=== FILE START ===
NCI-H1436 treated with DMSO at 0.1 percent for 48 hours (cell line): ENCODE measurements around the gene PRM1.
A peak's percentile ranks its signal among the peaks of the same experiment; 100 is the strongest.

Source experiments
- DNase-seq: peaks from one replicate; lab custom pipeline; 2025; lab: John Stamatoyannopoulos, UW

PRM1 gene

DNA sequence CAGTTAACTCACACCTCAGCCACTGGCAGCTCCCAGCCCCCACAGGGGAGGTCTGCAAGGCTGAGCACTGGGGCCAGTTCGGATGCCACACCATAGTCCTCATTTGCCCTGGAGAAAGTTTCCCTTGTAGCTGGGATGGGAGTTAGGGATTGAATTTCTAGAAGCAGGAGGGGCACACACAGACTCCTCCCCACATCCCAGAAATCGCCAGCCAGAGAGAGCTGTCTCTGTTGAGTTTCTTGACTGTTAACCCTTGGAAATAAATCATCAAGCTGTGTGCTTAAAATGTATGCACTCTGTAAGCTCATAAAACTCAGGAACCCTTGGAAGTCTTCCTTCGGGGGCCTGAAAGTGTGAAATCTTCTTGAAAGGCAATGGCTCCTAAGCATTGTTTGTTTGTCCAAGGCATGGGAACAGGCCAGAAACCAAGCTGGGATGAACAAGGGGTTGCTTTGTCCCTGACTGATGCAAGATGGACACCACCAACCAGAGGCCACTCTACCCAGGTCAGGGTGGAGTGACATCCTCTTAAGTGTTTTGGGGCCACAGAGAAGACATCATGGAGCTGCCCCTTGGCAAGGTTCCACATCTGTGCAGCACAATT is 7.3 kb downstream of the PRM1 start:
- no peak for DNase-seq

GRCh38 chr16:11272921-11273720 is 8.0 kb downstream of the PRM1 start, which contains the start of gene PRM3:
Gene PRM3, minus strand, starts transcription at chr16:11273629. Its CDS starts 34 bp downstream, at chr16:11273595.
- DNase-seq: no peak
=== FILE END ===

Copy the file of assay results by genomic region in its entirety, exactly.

NCI-H1436 treated with DMSO at 0.1 percent for 48 hours (cell line): ENCODE measurements around the gene PRM1.
A peak's percentile ranks its signal among the peaks of the same experiment; 100 is the strongest.

Source experiments
- DNase-seq: peaks from one replicate; lab custom pipeline; 2025; lab: John Stamatoyannopoulos, UW

PRM1 gene

DNA sequence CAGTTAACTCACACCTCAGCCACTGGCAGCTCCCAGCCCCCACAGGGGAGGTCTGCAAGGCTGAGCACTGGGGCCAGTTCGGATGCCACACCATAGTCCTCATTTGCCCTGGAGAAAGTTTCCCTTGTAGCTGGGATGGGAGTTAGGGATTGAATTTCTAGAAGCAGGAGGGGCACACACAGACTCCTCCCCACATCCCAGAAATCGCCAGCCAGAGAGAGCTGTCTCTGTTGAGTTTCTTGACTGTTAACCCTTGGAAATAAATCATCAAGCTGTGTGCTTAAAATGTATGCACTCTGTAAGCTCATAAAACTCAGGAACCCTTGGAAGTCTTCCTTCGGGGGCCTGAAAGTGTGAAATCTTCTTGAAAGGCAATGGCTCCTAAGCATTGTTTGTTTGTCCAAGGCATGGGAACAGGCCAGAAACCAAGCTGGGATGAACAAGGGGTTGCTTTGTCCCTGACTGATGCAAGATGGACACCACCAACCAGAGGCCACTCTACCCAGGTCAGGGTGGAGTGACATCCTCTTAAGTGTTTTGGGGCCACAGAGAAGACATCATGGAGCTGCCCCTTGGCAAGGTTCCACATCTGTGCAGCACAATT is 7.3 kb downstream of the PRM1 start:
- no peak for DNase-seq

GRCh38 chr16:11272921-11273720 is 8.0 kb downstream of the PRM1 start, which contains the start of gene PRM3:
Gene PRM3, minus strand, starts transcription at chr16:11273629. Its CDS starts 34 bp downstream, at chr16:11273595.
- DNase-seq: no peak